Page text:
above. An auger reactor of continuous operation under MW irradiation related to conventional chemical activation (e.g. mixing, washing and
was set up for pyrolysis and activation of biomass and industrial wastes, drying) are expensive and may be comparable to MW equipment.
the electricity consumption was in the range of 800–3000 kWh/tonne
dried raw material, depending on different temperatures and auger 8. Conclusions and future work
speeds [94]. Based on previous research works, we select 3000 kWh/
tonne dried raw material as the electricity consumption for one-step MW heating has many advantages over conventional heating, such
MW activation. Activation in the electrical furnace needs ~3–20 times as uniform and internal heating, fast and selective heating, ease of
longer activation time in comparison to MW activation. Hence the control, simple set-up, insensitive to particle size and shape, less pre-
electricity consumption for conventional electrical furnace activation is treatment requirements of the feedstocks. MW technology is a pro-
supposed to be much larger than that for MW activation. For compar- mising technique for thermochemical treatment and activation of ACs
ison purpose, we convert the above electricity consumption of MW owing to its unique characteristics. Previous reviews mainly focused on
activation to energy consumption based on natural gas (NG) assuming specific feedstocks (e.g. oil palm wastes) or ignored important para-
50% electrical efficiency of the NG power plant. The calculated energy meters for MW activation (e.g. mass of AC precursors). Comparison of
consumption for MW activation based on NG is 21,600 MJ/tonne dried characteristics of ACs prepared from conventional methods and MW
raw material. activation still lacked, and economics of MW activation were not de-
If NG was burned and the flue gas was used for activation, the en- scried in previous studies. This paper presented a comprehensive re-
ergy consumption based on NG is 26,000 MJ/tonne dried raw material, view of MW treatment for AC activation from various biomass sources
assuming the total mass flow rate of generated (CO2 + steam) is 2.4 (e.g. agricultural wastes, woody biomass sewage sludge).
times as large as that of the dried biomass in terms of industrial ex- Characteristics of ACs made from MW activation and conventional ac-
perience for conventional physical activation. Hence the energy con- tivation were compared and the advantages of MW-assisted preparation
sumption of one-step MW activation is lower than that of conventional of ACs were described. Based on previous research works, the max-
physical activation, indicating MW activation reduces greenhouse gas imum BET surface area, the maximum iodine number, the maximum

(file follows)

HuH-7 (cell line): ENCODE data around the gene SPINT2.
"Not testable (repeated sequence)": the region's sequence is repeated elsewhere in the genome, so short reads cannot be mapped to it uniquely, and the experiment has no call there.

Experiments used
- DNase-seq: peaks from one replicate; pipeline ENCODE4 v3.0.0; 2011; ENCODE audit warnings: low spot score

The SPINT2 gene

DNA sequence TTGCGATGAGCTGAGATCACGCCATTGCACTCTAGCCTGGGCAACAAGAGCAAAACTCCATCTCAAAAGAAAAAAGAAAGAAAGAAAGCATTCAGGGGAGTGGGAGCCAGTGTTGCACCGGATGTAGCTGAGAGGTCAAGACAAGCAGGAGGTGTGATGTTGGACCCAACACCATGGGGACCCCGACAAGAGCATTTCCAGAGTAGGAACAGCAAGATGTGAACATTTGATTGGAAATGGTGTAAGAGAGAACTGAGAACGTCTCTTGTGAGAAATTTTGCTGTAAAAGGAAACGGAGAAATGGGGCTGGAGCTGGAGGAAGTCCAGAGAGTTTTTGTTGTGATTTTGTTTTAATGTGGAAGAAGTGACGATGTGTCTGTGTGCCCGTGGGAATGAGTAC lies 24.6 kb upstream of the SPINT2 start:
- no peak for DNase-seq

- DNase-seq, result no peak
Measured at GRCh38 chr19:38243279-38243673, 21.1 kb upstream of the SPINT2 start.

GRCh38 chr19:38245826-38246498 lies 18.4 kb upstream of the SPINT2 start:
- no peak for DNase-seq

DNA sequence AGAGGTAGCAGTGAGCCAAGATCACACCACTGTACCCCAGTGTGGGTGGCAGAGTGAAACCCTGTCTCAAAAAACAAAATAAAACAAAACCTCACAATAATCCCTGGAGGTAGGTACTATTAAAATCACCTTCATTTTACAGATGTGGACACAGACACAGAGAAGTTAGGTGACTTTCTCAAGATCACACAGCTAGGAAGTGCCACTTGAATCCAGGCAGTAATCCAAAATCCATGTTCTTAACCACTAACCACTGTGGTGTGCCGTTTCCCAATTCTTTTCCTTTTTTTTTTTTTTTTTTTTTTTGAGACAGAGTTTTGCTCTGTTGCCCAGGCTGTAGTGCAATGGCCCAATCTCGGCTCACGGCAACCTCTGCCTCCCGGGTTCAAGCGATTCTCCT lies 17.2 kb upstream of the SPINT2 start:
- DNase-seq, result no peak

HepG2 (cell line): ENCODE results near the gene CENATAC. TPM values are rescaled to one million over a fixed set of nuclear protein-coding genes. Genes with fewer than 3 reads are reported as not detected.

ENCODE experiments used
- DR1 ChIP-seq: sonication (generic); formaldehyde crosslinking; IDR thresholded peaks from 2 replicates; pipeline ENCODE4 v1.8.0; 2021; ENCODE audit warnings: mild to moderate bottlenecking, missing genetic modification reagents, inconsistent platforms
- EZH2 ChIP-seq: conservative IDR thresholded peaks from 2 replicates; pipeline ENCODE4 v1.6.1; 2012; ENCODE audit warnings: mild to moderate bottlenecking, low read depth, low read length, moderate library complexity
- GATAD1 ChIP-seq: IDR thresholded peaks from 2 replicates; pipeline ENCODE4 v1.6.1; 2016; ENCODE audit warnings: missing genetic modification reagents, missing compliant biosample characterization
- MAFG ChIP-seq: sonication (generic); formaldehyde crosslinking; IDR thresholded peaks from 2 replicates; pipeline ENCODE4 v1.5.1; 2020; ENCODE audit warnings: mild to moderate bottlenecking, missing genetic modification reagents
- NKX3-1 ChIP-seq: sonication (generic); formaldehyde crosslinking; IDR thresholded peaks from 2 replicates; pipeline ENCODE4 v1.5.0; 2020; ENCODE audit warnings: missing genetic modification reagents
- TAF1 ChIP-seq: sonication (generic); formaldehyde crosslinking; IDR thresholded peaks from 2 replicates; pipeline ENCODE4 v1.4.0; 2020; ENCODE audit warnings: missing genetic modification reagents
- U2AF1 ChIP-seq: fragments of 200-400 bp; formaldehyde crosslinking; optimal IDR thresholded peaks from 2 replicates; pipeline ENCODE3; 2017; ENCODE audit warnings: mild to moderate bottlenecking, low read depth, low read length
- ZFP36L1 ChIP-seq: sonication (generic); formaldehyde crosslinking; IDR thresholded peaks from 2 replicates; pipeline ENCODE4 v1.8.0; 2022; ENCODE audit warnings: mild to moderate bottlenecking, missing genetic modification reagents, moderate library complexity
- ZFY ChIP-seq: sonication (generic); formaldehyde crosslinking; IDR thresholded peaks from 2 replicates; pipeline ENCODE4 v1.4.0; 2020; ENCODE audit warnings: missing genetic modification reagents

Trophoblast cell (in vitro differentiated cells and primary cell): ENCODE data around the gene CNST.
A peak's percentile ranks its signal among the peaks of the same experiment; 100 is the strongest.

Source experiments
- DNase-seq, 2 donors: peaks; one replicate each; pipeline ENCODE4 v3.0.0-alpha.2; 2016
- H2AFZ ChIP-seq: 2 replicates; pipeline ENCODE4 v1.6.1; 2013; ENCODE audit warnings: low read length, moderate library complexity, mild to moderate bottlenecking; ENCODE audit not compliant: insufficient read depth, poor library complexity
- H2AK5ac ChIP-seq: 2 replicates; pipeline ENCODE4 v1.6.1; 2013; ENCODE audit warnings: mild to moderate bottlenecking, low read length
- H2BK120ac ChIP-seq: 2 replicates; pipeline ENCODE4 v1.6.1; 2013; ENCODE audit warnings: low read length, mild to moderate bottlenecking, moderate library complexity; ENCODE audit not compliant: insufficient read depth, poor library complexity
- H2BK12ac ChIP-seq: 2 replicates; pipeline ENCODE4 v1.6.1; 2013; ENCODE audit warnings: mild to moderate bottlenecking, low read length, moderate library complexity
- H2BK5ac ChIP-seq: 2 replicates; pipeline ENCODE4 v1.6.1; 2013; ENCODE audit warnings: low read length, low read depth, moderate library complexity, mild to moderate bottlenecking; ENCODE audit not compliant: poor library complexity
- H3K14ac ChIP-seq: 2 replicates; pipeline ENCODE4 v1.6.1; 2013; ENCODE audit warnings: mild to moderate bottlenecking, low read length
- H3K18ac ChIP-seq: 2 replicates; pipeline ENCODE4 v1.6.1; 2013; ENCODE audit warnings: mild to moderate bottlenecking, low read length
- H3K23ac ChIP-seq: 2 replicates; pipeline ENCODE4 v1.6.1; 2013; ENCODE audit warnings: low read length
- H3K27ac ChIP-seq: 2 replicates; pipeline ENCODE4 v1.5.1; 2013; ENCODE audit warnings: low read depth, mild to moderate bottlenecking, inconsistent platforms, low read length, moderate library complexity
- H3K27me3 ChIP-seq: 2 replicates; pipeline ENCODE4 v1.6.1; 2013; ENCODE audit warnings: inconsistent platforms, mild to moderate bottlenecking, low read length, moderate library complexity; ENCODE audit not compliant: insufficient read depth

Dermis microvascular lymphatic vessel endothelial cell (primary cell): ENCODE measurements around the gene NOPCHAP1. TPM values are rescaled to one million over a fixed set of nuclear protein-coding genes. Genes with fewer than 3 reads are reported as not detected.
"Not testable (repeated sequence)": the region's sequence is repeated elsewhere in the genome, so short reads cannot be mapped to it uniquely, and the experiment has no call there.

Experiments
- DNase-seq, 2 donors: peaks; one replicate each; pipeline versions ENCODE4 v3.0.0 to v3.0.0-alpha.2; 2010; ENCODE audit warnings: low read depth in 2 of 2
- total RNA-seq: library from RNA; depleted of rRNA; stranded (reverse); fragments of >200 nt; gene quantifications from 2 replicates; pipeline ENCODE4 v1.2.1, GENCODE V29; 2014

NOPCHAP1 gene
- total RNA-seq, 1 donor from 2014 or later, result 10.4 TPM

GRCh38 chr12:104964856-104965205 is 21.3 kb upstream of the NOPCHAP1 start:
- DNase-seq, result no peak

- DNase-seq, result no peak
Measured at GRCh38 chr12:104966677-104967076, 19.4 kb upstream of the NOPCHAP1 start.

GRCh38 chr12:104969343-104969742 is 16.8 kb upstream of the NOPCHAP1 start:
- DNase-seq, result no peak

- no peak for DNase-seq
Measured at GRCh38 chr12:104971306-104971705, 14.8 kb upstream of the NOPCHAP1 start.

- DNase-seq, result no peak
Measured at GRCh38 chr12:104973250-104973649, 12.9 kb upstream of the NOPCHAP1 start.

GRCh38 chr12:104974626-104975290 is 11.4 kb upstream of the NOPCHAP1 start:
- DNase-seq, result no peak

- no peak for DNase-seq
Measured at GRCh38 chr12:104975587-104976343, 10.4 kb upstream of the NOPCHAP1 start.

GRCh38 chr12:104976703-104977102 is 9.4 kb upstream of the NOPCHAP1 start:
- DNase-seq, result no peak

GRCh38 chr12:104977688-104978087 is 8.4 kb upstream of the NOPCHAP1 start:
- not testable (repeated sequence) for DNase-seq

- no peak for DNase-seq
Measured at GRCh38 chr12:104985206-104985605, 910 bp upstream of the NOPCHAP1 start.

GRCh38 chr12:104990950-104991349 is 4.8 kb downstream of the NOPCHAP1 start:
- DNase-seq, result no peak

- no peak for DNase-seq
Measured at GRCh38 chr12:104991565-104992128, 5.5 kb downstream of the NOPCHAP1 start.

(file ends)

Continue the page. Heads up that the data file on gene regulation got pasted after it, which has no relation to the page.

emissions. Conventional chemical activation lowers the energy con- MB adsorption and the range of AC yields from biomass under MW
sumption at the price of handing basic and/or acid solutions, and cor- irradiation were 2500–3000 m2/g, 1800–2200 mg/g, 500–700 mg/g
rosion problems. If carbonization was considered, the conventional and 13–96 wt%, respectively, competitive with conventional methods
technologies would consume more energy in comparison with one-step in the quality of ACs and process economics.
MW activation. MW heating is a mature technology. However, MW-assisted pre-
It was declared that the cost of producing 1 kg of AC by MW heating paration of ACs is still far from maturity although there are some pilot
was US$ 32.43, while production of 1 kg of AC by conventional heating and demonstration plants operating in China and overseas. Small-scale
would cost US$70.67. Therefore, the use of MW heating significantly reactors provide little information about how this technology would
reduced the total production cost of AC [152]. However, cost analysis of scale up and how large-scale MW equipment perform. Dielectric prop-
ACs strongly depends on specific biomass feedstock, process config- erties measurement on precursors, chemical reagents, reactants mix-
urations and locations. In terms of communication with HY Microwave tures and products (final and intermediate) involved in producing ACs
Technology Company in China, the investment cost of the auger reactor is crucial for MW treatment and scale-up. A continuous and reliable AC
system of 1 t/day capacity under MW irradiation was about preparation system under MW irradiation deserves more studies and
RMB500,000. Assuming the capital charge rate of 10% and the plant energy consumption for producing ACs under MW irradiation should be
lifetime of 10 years, the basic economics of one-step AC preparation further investigated. There are few published data and information in
using biomass as the feedstock under MW irradiation was estimated as these fields, and more research and process development are still

W. Ao et al. Renewable and Sustainable Energy Reviews 92 (2018) 958–979

required. Technol 2010;91:1345–54.